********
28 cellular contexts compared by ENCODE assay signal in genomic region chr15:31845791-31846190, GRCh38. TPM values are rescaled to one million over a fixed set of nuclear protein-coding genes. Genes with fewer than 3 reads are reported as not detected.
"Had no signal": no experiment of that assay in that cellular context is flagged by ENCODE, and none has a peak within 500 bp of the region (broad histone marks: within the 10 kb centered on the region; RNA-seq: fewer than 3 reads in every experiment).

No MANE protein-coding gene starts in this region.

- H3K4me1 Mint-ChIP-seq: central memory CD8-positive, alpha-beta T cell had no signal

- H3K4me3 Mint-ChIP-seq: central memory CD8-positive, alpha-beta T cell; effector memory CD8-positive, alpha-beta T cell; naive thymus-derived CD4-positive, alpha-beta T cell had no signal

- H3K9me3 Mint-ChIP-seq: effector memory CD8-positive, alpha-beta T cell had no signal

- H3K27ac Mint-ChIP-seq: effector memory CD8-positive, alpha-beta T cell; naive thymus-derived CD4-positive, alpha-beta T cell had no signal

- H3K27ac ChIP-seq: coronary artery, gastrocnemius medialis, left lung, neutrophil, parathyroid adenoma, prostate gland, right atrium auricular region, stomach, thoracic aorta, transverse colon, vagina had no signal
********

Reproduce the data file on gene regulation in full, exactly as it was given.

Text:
28 cellular contexts compared by ENCODE assay signal in genomic region chr15:31845791-31846190, GRCh38. TPM values are rescaled to one million over a fixed set of nuclear protein-coding genes. Genes with fewer than 3 reads are reported as not detected.
"Had no signal": no experiment of that assay in that cellular context is flagged by ENCODE, and none has a peak within 500 bp of the region (broad histone marks: within the 10 kb centered on the region; RNA-seq: fewer than 3 reads in every experiment).

No MANE protein-coding gene starts in this region.

- H3K4me1 Mint-ChIP-seq: central memory CD8-positive, alpha-beta T cell had no signal

- H3K4me3 Mint-ChIP-seq: central memory CD8-positive, alpha-beta T cell; effector memory CD8-positive, alpha-beta T cell; naive thymus-derived CD4-positive, alpha-beta T cell had no signal

- H3K9me3 Mint-ChIP-seq: effector memory CD8-positive, alpha-beta T cell had no signal

- H3K27ac Mint-ChIP-seq: effector memory CD8-positive, alpha-beta T cell; naive thymus-derived CD4-positive, alpha-beta T cell had no signal

- H3K27ac ChIP-seq: coronary artery, gastrocnemius medialis, left lung, neutrophil, parathyroid adenoma, prostate gland, right atrium auricular region, stomach, thoracic aorta, transverse colon, vagina had no signal